Speaker: Jason Fletcher MS’03, MA’05‚ PhD’06, Romnes Professor of Public Affairs and Sociology
Join Professor Fletcher in exploring how sociology and genetics have come together to teach us more about ourselves, our history, and the future. You’ll leave with a better understanding of how genetics is affecting — and will continue to affect — our everyday lives.
About Jason Fletcher
As a professor in the La Follette School of Public Affairs and the Department of Sociology at UW–Madison, Fletcher is researching questions about how public policy intersects with genetic data, what our genes can predict about how society functions, and how we should use these data responsibly. He specializes in health economics, the economics of education, and child and adolescent health policy, and his research includes examining social-network effects on adolescent education and health outcomes.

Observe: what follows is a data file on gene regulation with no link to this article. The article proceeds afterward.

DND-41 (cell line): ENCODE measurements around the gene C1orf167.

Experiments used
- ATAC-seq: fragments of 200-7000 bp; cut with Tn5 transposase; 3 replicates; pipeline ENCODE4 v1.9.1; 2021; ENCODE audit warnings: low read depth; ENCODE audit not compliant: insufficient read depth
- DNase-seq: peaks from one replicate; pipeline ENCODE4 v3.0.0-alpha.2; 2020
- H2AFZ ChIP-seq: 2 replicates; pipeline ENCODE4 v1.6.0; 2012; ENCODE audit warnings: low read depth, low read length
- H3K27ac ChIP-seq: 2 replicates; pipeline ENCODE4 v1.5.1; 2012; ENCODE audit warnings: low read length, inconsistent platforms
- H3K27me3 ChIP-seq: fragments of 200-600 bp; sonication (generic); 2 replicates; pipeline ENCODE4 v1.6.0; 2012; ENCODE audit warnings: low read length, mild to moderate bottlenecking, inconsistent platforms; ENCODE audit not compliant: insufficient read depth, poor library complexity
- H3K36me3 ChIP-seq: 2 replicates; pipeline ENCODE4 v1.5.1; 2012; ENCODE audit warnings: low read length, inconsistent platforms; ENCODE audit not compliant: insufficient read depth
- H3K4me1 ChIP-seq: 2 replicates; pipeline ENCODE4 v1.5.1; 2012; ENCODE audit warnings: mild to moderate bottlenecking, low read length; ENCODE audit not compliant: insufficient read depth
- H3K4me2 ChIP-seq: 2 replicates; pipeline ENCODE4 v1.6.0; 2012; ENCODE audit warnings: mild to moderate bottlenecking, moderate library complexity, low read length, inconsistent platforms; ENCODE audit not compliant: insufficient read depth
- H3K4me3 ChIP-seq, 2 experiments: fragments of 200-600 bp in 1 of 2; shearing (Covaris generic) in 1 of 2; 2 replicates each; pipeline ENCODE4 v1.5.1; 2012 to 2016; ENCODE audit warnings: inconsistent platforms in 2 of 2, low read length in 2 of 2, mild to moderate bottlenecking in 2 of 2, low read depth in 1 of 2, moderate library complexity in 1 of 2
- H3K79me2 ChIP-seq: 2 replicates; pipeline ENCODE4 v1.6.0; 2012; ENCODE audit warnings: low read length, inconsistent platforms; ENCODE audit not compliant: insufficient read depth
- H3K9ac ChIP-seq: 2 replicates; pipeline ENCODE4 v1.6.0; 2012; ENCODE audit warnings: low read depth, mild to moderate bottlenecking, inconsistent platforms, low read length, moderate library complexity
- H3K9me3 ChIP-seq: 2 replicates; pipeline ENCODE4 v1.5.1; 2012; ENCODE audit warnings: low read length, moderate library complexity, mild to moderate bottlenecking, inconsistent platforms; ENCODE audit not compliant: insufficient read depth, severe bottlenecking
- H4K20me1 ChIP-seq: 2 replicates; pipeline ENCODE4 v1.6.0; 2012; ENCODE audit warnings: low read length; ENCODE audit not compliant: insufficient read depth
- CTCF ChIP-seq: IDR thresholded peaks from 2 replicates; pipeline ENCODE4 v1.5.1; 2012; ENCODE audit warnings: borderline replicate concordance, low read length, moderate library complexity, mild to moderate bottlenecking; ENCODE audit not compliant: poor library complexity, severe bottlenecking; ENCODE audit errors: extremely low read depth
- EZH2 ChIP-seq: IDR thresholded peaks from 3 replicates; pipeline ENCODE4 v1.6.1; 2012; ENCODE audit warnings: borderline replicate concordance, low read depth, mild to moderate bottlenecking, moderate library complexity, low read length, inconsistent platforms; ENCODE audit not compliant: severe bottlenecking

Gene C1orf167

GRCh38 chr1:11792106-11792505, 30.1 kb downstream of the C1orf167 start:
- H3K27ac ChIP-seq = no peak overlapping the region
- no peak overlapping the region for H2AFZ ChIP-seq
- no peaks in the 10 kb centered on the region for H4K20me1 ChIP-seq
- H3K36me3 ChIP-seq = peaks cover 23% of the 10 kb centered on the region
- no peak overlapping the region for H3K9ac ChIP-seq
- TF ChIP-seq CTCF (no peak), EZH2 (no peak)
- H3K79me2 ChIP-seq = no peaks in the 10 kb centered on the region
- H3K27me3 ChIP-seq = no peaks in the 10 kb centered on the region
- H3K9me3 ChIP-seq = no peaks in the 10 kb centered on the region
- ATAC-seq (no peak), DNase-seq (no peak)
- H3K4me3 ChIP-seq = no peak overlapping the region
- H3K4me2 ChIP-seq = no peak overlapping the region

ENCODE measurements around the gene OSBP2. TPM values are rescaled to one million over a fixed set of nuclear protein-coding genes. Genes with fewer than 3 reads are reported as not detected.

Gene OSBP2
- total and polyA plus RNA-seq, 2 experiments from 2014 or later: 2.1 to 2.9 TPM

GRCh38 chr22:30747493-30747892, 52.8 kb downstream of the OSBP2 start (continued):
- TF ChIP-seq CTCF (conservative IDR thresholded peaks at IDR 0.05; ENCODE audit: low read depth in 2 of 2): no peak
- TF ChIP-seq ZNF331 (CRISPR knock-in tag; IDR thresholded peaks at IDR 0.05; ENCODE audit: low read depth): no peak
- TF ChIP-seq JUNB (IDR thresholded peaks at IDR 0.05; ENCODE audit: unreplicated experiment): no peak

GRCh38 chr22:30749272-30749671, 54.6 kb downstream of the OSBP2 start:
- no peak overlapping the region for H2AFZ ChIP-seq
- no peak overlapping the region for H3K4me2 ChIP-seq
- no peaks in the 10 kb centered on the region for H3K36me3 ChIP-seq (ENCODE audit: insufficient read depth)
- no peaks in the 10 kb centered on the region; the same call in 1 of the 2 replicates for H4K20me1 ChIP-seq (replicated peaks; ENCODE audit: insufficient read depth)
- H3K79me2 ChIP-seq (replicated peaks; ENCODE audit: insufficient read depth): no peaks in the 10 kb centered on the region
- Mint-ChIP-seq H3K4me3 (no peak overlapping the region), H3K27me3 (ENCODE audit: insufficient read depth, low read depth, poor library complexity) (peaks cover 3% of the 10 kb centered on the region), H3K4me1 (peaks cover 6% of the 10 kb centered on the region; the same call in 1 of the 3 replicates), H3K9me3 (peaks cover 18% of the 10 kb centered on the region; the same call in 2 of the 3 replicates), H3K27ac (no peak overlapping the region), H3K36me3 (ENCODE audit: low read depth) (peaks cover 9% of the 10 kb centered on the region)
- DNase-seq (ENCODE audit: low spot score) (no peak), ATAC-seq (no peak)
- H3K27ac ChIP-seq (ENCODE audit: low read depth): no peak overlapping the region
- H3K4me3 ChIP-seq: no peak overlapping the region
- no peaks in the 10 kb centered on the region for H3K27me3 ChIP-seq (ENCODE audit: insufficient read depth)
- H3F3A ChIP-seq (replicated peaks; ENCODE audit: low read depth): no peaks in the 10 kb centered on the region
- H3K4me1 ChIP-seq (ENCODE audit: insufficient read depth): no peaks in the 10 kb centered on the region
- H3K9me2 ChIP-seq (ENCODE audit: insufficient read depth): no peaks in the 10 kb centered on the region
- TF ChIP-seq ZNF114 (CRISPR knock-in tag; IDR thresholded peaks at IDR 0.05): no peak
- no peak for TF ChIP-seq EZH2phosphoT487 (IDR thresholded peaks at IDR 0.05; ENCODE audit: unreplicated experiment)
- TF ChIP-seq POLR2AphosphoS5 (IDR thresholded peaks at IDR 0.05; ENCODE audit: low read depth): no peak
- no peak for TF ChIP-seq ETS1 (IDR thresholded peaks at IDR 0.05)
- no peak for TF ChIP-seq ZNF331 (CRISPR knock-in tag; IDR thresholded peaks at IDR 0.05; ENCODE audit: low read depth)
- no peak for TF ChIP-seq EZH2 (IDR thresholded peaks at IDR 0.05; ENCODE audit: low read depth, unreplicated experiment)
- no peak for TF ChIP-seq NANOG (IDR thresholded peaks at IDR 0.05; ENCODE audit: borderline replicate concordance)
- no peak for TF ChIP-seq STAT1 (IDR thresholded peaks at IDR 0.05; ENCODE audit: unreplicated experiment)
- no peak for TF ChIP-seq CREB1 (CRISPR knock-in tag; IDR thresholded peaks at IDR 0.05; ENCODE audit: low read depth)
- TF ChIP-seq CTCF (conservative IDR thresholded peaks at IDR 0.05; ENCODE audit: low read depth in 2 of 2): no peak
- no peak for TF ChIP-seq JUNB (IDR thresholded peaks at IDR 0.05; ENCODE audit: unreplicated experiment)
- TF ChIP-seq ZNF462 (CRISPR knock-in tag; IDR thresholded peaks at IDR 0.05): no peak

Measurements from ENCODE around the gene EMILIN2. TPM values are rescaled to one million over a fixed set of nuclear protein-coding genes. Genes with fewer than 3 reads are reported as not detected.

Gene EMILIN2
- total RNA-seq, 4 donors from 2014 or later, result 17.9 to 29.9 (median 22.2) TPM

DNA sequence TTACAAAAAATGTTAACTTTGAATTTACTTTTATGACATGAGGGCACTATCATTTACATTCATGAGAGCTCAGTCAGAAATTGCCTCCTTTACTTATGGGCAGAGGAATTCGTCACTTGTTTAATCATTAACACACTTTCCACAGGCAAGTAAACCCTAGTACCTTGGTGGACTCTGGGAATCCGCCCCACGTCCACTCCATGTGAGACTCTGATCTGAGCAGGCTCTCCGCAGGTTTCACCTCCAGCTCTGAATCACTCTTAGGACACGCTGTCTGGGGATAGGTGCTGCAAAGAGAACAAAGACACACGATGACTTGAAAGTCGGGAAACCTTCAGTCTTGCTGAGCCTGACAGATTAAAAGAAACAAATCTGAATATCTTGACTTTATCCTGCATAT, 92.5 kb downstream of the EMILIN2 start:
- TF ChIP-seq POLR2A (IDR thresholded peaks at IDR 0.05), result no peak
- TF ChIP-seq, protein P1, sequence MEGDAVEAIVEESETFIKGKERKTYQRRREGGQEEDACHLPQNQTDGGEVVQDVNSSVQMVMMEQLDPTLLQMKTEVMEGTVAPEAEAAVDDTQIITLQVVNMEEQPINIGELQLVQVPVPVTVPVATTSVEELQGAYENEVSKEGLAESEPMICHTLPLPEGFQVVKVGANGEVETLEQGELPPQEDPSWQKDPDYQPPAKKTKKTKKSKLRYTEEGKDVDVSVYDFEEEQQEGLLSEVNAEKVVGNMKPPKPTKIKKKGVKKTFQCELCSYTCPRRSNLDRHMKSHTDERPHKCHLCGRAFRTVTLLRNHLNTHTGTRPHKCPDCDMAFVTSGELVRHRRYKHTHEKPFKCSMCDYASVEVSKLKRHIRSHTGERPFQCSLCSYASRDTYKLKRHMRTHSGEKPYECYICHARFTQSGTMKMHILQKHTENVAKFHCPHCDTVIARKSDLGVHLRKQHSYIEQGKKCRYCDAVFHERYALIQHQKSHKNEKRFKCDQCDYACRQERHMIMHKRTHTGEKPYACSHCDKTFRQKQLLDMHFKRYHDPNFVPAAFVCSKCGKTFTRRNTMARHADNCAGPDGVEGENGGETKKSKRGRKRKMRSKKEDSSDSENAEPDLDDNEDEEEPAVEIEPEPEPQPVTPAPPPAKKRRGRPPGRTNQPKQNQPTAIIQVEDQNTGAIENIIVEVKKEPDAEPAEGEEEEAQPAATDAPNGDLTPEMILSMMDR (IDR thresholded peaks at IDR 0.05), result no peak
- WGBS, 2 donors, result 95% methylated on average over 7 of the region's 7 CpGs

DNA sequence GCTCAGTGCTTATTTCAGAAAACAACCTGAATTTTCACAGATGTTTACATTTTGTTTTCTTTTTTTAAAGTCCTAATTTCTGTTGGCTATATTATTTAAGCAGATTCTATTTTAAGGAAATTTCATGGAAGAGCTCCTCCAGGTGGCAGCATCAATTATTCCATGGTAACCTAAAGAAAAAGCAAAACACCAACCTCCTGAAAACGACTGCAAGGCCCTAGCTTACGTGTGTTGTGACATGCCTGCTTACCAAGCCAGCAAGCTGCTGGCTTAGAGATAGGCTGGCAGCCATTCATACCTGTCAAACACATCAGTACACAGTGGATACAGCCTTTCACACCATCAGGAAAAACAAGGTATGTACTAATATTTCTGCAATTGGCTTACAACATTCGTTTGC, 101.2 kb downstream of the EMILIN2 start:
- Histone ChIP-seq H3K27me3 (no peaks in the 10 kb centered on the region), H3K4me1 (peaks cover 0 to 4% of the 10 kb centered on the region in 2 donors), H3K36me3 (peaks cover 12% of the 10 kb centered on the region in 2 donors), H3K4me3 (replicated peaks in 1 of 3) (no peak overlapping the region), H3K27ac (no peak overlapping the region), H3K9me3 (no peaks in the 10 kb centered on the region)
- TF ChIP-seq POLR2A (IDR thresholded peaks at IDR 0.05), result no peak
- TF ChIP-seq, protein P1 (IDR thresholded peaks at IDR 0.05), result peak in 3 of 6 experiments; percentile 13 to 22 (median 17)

About the Topic
Beginning with the sequencing of the human genome in 2003, the possibilities of a new integration between genetics and social-science inquiry have increased substantially. Rapid reductions in the costs of sequencing human DNA have allowed tens of millions of people to receive their own genomic information. Advances in genetic discovery force us to grapple with a variety of new questions for social policy as well as revisit what we “know” about important social processes. More than ever, all citizens will be required to consider genetics in their everyday lives — from gathering information about ancestry and family history; to deciding whom to date, marry, and have children with; to reacting to genetic tests that show both genetic risk and genetic advantages.
|6 p.m.||Welcome and registration|
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Light refreshments will be served.
This free event is open to all, but registration is strongly recommended!
Questions? Contact Nancy Powell at firstname.lastname@example.org or 608-308-5104.
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